A West Virginia University mathematics researcher has developed an algorithm to mobilize unmanned aerial vehicles (UAVs) in team missions.
The new technology allows a team of UAVs to fly autonomously to complete complex coordinated missions.
“Someone on the ground sets an area to be scanned by the UAVs. Within the area, the person selects different priority points for information-gathering. The algorithm then sets what coordinates are surveyed by which UAVs, and determines a plan for them so that it also covers as much of the area as possible without depleting the battery life,” said Marjorie Darrah, whose project is funded by the Army Research Laboratory.
“The technology is not bypassing the ground station, not taking over the flight plan. It is just giving the ground station help to complete a complex mission with three planes at once.”
The new genetic algorithm is designed for the Raven, a UAV used by United States military and Special Operations Command as well as military operations in Austria, Estonia, Italy, Denmark, Spain and the Czech Republic.
More than 19,000 Ravens are in service, making them one of the most widely adopted UAV systems in the world. However, they can only be purchased in packages of three. Because they are generally flown individually, this research is an opportunity to use the technology more efficiently.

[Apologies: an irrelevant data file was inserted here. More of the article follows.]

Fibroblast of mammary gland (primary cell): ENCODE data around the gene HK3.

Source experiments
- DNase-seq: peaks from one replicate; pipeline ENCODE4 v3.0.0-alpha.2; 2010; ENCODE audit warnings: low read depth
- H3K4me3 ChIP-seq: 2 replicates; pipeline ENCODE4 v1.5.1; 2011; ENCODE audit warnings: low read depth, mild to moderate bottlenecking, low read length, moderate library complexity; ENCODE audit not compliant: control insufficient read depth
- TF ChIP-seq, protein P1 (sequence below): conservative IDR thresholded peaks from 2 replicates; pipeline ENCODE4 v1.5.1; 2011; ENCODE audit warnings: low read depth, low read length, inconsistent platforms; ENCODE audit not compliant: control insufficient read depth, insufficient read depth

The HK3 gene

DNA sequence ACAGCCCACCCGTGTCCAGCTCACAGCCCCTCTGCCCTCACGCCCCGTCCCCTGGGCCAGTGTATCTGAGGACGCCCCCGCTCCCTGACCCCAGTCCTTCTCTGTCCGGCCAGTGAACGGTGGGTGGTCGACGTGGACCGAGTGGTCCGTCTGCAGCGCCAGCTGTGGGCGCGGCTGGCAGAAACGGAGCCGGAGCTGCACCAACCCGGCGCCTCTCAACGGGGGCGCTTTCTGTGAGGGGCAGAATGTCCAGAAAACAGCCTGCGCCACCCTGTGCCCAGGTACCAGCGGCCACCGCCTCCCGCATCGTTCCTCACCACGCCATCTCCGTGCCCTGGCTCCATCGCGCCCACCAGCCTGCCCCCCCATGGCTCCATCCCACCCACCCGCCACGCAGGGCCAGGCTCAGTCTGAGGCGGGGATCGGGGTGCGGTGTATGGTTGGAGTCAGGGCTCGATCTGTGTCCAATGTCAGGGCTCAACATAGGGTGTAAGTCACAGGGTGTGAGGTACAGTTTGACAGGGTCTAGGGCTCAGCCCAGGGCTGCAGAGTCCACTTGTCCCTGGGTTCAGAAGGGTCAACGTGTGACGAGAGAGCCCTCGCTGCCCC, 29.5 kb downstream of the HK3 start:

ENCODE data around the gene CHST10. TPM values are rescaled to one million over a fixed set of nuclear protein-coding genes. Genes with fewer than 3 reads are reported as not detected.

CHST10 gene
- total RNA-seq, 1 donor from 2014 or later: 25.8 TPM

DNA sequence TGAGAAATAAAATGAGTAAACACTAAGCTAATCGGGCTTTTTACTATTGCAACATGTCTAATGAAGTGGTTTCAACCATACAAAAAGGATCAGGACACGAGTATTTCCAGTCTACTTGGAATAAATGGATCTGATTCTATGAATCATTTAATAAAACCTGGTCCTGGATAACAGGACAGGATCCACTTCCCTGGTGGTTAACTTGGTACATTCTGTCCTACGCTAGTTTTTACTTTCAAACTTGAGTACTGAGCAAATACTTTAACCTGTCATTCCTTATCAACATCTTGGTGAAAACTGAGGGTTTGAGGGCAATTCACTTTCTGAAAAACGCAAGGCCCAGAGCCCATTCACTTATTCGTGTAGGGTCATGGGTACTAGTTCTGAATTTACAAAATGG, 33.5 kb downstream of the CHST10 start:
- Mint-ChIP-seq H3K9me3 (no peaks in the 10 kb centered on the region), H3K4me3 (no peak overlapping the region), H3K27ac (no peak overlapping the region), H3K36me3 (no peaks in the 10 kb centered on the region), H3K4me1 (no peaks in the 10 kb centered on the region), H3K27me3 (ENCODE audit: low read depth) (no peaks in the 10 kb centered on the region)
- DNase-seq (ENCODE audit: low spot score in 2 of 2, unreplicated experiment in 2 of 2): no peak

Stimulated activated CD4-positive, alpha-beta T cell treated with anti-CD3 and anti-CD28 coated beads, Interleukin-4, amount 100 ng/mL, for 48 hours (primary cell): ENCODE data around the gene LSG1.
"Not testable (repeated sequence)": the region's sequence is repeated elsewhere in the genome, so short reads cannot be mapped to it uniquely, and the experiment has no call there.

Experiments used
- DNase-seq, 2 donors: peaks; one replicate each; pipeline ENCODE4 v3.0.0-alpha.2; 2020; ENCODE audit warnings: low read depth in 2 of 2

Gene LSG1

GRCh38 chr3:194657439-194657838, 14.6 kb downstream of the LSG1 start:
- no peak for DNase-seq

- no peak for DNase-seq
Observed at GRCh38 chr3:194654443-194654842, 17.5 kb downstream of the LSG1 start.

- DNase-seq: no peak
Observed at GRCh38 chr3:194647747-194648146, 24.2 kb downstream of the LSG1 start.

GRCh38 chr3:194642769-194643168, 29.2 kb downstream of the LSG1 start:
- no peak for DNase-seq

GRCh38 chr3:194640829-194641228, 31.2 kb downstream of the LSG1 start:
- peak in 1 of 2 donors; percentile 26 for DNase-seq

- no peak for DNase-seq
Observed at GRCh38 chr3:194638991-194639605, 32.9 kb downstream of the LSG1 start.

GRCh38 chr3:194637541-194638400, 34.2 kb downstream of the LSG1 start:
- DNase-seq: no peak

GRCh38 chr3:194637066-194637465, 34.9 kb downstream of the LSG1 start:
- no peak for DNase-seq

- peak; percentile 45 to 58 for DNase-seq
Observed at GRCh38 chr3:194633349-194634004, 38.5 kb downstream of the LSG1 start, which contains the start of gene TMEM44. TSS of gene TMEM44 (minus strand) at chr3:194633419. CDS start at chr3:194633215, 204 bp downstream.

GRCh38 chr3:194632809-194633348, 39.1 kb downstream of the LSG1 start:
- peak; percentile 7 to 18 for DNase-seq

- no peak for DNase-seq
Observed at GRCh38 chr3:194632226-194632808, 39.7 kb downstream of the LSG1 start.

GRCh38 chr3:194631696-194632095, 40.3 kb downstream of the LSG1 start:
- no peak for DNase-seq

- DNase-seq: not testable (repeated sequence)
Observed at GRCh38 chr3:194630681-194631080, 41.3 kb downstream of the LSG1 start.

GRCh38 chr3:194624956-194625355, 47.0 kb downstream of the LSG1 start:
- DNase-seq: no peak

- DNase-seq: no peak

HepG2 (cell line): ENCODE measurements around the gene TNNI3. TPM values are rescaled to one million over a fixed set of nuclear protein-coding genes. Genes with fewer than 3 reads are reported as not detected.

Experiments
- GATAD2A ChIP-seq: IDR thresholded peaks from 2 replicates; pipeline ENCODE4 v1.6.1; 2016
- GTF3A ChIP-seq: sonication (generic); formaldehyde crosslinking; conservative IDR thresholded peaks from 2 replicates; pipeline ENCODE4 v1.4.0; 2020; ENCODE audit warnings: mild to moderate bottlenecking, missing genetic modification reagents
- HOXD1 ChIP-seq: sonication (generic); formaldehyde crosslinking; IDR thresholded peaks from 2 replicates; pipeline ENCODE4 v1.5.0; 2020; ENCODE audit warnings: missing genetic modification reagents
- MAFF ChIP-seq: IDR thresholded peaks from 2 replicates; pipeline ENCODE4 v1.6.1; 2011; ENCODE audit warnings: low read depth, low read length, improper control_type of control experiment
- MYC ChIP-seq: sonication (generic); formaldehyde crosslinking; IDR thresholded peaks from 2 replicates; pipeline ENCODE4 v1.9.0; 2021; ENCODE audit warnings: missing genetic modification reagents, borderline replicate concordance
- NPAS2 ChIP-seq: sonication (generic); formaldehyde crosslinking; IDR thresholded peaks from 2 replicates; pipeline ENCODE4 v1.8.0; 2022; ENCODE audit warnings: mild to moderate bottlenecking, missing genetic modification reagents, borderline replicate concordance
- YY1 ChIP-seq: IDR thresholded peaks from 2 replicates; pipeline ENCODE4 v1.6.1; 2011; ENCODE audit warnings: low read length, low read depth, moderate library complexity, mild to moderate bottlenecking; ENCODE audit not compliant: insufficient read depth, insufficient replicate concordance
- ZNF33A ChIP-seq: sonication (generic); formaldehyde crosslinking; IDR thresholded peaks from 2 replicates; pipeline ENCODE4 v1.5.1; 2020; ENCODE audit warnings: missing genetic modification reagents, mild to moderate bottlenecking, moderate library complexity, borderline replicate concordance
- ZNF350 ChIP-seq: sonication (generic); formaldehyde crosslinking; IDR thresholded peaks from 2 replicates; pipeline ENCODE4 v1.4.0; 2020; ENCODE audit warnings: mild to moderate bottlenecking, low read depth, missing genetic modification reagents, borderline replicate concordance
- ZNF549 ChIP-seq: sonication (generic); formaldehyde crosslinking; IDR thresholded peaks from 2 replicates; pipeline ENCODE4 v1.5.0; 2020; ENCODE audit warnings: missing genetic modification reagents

“(Ravens) are never really used in the capacity of what’s at their disposal,” Darrah said. “What we’ve developed can encourage the military to use a piece of add-on software that works along with the ground station.”
Military operations typically use UAVs for wide area searches and surveillance, enemy air defense and conducting intelligence, surveillance and reconnaissance, such as securing a military base or a specific area.
Civilian operations can also utilize UAVs in teams with the genetic algorithm. The team-approach is useful for monitoring biological threats to agriculture, detecting fires, conducting transportation surveillance and managing natural disasters.
Marcela Mera Trujillo, a mathematics graduate student in Darrah’s lab, is working to use a similar genetic algorithm approach to employ various mapping techniques in another civilian application. She is creating highly detailed, high resolution 3-D maps using multirotors that fly over structures and capture images from many different angles.
“This is an idea (Trujillo) is working on with 4-D Tech Solutions, a small business in Morgantown,” Darrah said. “It is a good model for the University to work with government labs and small business. Through a summer internship, Trujillo has helped develop a provisional patent for the 3-D mapping algorithm.”
Darrah’s research team was featured on the cover of the fall 2016 edition of DSIAC Journal, the Defense Systems Information Analysis Center’s quarterly magazine that introduces new technology to all branches of the military within the Department of Defense.